Members of the Assembly of Kenya have voted to increase excise duty on phone and data charges from the initial 15% to 20%.

The proposed amendment is supposed to take effect today July 1st 2021 and one can only imagine how it  will affect the many people who depend on the internet for their daily bread. The ripple effects will also affect innovation, penetration levels and people who also look for jobs through online platforms.

The Corona pandemic has seen most people work from home and an increase in phone and data charges is not going to help matters any for a population that is already struggling with no or half pay.

Most government services can only be accessed online and this means that people seeking to get driver’s licenses, parking, land transfers and license applications will really have a hard time as accessing the services can take some time and they need data for this not to mention the repetitive nature of the need of some of the services.

Also included in the amendments there will also be an increase in the excise duty will now be at 7.5% for gaming and 12% for money transfer while the betting and lottery tax will also go up to 30% from 20% respectively.

The Finance Act of 2018 had excise duty on several key services and telephone and internet services at 15 percent.

The proposal by MPs suggests the deletion of ‘the rate of fifteen percent’ and insertion of ‘rate of twenty percent.’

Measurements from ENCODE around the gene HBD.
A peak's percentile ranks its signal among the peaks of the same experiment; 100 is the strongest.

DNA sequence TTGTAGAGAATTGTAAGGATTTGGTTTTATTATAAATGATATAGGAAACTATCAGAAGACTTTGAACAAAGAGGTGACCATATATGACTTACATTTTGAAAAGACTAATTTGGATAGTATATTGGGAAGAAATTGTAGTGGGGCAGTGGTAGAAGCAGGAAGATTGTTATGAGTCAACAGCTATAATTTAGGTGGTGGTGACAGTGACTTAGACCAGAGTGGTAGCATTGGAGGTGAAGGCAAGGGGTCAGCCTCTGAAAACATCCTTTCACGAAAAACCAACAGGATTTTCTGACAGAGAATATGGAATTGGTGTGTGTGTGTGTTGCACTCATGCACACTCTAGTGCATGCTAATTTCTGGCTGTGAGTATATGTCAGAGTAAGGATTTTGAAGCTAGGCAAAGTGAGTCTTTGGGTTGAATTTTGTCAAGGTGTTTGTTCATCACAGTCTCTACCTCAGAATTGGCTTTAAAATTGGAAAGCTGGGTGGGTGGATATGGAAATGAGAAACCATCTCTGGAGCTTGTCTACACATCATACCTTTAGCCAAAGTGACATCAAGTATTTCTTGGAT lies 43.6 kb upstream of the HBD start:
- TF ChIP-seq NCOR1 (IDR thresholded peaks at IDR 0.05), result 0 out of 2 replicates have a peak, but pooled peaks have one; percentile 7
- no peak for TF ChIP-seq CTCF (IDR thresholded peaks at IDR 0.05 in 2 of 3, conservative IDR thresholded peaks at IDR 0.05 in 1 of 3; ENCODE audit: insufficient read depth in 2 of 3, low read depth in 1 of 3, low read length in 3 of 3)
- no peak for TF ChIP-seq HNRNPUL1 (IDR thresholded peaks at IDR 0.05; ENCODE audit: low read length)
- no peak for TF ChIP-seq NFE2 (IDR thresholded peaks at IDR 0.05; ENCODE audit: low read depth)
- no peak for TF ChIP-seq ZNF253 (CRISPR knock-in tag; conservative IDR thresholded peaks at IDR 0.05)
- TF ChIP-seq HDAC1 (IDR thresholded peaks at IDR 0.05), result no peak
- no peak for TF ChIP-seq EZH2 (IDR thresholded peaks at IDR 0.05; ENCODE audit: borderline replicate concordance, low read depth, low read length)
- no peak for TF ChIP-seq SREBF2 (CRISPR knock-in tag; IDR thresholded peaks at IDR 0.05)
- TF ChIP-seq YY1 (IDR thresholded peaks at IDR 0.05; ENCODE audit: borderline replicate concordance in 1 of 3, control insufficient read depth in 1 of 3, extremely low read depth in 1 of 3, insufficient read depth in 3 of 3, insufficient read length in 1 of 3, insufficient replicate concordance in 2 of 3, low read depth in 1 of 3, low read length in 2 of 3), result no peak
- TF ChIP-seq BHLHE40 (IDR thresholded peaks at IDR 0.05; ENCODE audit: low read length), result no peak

When the original Finance Bill 2018 came into effect, the cost of making calls and Home Fibre went up and in some instances users had to pay KES 1000 more for a mid-tier connection.

So far, Kenya has nearly 41 million mobile data subscriptions who charged among the most expensive costs as compared to other countries in East Africa. On the flipside, Tanzania is the country in East Africa with the cheapest data charges.

This is according to recently released data by British technology research firm Cable.

“In Sudan, the cost of mobile internet is $0.27, cheapest in Africa and fifth in the world. Algeria is second at $0.51 and Somalia third at $0.60. Tanzania has the cheapest data in East Africa at $0.75 for every gigabyte of data,” says the survey

The data in the study was collected and analysed between December 8, 2020 and February 25, 2021 and it reveals that Rwanda comes second at $1.25, Uganda is third at $1.56 followed by Burundi ($2.10) while Kenya comes at the tail end with  $2.25 per gigabyte (GB). Last year, Kenya was second in East Africa last year charging $1.04.

The fate of the new amendments and by extension the livelihood of very many Kenyans lies in the hands of the president.